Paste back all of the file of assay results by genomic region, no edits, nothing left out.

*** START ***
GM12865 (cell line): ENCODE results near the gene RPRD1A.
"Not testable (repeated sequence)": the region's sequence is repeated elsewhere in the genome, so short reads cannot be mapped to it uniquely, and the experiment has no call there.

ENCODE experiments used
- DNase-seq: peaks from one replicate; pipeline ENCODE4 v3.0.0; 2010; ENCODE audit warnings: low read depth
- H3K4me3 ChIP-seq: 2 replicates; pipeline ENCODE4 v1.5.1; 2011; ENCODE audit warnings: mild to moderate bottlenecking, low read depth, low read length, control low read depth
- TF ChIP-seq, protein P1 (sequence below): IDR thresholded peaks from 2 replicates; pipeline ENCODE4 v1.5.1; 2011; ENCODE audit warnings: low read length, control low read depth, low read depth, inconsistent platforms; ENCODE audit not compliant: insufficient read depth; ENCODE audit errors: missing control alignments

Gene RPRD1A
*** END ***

GM12865 (cell line): ENCODE results near the gene RPRD1A.
"Not testable (repeated sequence)": the region's sequence is repeated elsewhere in the genome, so short reads cannot be mapped to it uniquely, and the experiment has no call there.

ENCODE experiments used
- DNase-seq: peaks from one replicate; pipeline ENCODE4 v3.0.0; 2010; ENCODE audit warnings: low read depth
- H3K4me3 ChIP-seq: 2 replicates; pipeline ENCODE4 v1.5.1; 2011; ENCODE audit warnings: mild to moderate bottlenecking, low read depth, low read length, control low read depth
- TF ChIP-seq, protein P1 (sequence below): IDR thresholded peaks from 2 replicates; pipeline ENCODE4 v1.5.1; 2011; ENCODE audit warnings: low read length, control low read depth, low read depth, inconsistent platforms; ENCODE audit not compliant: insufficient read depth; ENCODE audit errors: missing control alignments

Gene RPRD1A